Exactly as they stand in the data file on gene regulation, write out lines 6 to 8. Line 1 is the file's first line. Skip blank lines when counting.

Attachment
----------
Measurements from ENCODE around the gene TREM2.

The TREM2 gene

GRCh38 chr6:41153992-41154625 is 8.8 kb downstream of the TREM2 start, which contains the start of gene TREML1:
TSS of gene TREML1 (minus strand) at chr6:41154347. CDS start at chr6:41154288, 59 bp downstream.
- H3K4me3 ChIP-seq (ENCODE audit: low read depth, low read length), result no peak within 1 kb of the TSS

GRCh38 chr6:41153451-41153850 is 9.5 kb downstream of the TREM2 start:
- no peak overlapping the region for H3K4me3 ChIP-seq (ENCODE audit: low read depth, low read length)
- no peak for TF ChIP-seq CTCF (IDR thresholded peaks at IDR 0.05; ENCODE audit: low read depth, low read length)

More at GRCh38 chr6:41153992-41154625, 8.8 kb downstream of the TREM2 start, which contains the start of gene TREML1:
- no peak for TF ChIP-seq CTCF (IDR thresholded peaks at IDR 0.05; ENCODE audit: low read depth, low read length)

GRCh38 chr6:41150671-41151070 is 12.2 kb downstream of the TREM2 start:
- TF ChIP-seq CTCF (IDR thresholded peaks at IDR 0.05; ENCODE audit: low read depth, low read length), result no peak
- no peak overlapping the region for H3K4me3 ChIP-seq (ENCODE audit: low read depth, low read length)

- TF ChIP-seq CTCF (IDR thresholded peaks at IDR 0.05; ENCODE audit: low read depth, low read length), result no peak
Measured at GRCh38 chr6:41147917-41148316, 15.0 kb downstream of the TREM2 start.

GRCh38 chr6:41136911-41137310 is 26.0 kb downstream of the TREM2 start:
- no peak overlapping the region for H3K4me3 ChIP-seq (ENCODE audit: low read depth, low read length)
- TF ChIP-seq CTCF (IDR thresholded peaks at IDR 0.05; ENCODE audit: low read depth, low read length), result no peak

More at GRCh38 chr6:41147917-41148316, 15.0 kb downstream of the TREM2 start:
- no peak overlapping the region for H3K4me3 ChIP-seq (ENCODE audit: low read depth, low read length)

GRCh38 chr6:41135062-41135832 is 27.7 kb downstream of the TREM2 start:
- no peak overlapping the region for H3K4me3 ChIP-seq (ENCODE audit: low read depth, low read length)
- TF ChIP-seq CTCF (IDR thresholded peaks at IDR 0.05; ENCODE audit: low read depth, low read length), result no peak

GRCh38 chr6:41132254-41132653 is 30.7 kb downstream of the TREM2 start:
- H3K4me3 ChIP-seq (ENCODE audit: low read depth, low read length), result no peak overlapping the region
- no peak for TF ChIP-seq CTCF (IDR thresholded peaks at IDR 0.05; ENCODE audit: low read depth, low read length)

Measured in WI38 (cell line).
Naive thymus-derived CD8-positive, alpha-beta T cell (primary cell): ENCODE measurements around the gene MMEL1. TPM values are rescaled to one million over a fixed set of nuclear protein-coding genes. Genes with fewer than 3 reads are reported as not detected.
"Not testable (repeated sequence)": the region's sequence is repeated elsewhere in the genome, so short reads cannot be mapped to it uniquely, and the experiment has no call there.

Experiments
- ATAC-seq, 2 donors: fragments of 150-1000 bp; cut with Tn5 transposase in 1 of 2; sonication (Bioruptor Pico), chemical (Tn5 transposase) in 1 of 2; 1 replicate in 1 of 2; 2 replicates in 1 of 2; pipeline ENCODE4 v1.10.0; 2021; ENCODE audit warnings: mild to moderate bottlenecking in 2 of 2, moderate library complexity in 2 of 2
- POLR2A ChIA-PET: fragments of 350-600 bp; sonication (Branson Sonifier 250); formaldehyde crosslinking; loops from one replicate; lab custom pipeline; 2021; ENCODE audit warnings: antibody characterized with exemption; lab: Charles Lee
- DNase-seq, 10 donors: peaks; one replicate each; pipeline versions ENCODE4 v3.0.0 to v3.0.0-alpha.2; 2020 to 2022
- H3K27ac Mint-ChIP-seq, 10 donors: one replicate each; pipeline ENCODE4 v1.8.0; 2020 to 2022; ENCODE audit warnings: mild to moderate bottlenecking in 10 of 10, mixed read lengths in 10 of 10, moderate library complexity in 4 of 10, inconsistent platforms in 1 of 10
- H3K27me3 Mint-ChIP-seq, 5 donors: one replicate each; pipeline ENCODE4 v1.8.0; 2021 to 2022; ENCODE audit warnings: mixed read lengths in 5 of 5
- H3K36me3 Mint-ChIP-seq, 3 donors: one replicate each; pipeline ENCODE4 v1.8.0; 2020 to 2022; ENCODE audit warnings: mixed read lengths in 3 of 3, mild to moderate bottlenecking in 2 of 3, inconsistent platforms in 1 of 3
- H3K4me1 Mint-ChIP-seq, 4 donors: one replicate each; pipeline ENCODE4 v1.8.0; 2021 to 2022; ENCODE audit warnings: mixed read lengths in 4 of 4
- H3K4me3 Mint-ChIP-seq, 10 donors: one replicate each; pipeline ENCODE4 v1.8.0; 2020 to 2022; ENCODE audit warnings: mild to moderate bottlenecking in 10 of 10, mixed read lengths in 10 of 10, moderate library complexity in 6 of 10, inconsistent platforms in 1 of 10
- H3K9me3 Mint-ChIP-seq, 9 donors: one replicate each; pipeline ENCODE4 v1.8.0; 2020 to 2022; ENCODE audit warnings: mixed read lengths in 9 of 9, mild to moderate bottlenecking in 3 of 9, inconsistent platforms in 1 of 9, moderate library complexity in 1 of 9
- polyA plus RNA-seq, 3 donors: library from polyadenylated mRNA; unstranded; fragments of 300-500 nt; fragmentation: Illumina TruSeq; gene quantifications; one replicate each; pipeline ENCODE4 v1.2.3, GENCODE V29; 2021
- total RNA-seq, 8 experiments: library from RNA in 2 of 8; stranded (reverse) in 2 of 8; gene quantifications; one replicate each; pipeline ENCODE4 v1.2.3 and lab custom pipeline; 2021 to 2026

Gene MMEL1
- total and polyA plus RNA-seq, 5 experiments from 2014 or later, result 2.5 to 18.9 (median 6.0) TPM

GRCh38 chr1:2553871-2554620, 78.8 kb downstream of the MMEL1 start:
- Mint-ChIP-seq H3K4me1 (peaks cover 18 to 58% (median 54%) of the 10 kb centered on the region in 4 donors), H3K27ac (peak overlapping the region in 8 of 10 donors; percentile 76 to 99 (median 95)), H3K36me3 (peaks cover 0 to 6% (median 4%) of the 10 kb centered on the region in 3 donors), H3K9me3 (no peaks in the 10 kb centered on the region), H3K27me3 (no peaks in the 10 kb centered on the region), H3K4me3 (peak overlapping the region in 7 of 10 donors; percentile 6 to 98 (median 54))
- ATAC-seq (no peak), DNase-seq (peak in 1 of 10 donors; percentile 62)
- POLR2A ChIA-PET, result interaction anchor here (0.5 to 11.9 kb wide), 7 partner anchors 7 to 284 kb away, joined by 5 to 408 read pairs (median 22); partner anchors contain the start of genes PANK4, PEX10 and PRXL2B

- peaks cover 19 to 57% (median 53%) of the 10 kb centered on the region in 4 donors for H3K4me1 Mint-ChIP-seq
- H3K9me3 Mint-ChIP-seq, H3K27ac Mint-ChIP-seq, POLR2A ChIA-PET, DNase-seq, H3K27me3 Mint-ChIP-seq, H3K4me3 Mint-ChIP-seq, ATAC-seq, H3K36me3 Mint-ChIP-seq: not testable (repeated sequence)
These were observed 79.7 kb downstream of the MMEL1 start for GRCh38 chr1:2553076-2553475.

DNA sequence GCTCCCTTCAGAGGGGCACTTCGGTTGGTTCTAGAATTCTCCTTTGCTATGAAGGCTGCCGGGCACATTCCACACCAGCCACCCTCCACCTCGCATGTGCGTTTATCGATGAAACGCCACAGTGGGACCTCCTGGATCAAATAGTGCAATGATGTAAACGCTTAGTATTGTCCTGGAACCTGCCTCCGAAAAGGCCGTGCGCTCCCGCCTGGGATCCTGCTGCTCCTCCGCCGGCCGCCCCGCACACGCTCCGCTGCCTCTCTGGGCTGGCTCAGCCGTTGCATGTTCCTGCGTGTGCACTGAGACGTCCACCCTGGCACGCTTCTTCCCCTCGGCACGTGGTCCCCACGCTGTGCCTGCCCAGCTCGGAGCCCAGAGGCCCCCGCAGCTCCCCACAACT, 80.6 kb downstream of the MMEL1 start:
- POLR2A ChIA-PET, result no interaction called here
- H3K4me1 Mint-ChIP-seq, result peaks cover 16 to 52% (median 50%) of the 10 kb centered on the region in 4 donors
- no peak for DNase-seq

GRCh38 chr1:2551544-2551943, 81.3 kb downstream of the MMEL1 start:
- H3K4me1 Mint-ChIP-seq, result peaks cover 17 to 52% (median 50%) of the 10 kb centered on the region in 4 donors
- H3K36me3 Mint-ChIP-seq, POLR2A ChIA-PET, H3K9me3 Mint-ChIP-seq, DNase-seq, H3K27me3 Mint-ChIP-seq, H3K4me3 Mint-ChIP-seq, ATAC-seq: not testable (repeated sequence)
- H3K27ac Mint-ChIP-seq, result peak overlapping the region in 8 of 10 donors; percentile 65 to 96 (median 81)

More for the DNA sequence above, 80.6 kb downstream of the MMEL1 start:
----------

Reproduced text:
GRCh38 chr6:41153451-41153850 is 9.5 kb downstream of the TREM2 start:
- no peak overlapping the region for H3K4me3 ChIP-seq (ENCODE audit: low read depth, low read length)
- no peak for TF ChIP-seq CTCF (IDR thresholded peaks at IDR 0.05; ENCODE audit: low read depth, low read length)